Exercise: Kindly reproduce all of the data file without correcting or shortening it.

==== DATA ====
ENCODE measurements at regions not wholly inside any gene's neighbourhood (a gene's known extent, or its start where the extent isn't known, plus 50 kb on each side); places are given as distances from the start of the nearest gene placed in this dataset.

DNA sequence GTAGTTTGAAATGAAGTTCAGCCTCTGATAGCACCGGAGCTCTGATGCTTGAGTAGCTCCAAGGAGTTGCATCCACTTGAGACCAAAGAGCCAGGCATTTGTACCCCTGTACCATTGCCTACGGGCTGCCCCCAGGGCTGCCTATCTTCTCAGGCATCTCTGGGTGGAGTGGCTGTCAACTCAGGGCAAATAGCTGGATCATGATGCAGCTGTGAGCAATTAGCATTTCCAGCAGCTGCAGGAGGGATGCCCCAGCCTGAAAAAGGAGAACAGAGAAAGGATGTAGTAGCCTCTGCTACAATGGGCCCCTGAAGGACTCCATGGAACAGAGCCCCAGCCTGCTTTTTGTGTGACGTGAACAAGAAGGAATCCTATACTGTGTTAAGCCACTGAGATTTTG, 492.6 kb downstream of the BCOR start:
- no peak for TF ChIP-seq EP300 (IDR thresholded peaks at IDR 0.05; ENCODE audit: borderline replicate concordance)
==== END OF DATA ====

ENCODE measurements at regions not wholly inside any gene's neighbourhood (a gene's known extent, or its start where the extent isn't known, plus 50 kb on each side); places are given as distances from the start of the nearest gene placed in this dataset.

DNA sequence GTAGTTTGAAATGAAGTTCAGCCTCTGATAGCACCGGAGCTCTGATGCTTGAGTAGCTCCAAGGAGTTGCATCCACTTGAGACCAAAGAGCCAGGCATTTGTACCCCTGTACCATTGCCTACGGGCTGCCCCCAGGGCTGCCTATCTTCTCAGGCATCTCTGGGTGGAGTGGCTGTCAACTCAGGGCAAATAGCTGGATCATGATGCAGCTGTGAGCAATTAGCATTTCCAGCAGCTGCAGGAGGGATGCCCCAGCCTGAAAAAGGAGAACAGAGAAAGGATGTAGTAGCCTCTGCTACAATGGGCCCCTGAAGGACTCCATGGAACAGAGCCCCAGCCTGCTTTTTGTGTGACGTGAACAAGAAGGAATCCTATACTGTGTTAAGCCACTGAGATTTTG, 492.6 kb downstream of the BCOR start:
- no peak for TF ChIP-seq EP300 (IDR thresholded peaks at IDR 0.05; ENCODE audit: borderline replicate concordance)